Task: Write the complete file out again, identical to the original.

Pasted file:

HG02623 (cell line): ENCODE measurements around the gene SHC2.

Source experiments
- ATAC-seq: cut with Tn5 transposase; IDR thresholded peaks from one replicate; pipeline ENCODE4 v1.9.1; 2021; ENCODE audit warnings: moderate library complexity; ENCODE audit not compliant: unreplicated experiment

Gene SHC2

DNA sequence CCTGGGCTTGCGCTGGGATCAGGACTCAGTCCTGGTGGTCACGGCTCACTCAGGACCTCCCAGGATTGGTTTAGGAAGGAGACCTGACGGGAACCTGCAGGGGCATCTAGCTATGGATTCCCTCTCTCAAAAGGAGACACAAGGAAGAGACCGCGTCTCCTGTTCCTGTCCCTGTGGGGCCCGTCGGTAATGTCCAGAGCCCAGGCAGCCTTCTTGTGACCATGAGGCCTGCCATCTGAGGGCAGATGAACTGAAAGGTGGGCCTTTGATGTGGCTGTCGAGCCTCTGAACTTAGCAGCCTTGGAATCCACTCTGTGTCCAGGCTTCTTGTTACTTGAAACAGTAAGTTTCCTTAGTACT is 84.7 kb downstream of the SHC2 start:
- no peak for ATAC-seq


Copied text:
HG02623 (cell line): ENCODE measurements around the gene SHC2.

Source experiments
- ATAC-seq: cut with Tn5 transposase; IDR thresholded peaks from one replicate; pipeline ENCODE4 v1.9.1; 2021; ENCODE audit warnings: moderate library complexity; ENCODE audit not compliant: unreplicated experiment

Gene SHC2

DNA sequence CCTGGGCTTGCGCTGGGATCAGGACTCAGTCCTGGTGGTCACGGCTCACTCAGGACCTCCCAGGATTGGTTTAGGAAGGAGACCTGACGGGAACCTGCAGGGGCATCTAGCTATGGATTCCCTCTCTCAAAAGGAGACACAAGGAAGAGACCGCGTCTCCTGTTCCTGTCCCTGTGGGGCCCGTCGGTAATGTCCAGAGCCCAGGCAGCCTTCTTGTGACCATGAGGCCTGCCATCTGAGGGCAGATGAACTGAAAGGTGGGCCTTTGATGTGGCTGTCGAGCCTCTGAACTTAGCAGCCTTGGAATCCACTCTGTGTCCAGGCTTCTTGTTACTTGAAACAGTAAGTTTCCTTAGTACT is 84.7 kb downstream of the SHC2 start:
- no peak for ATAC-seq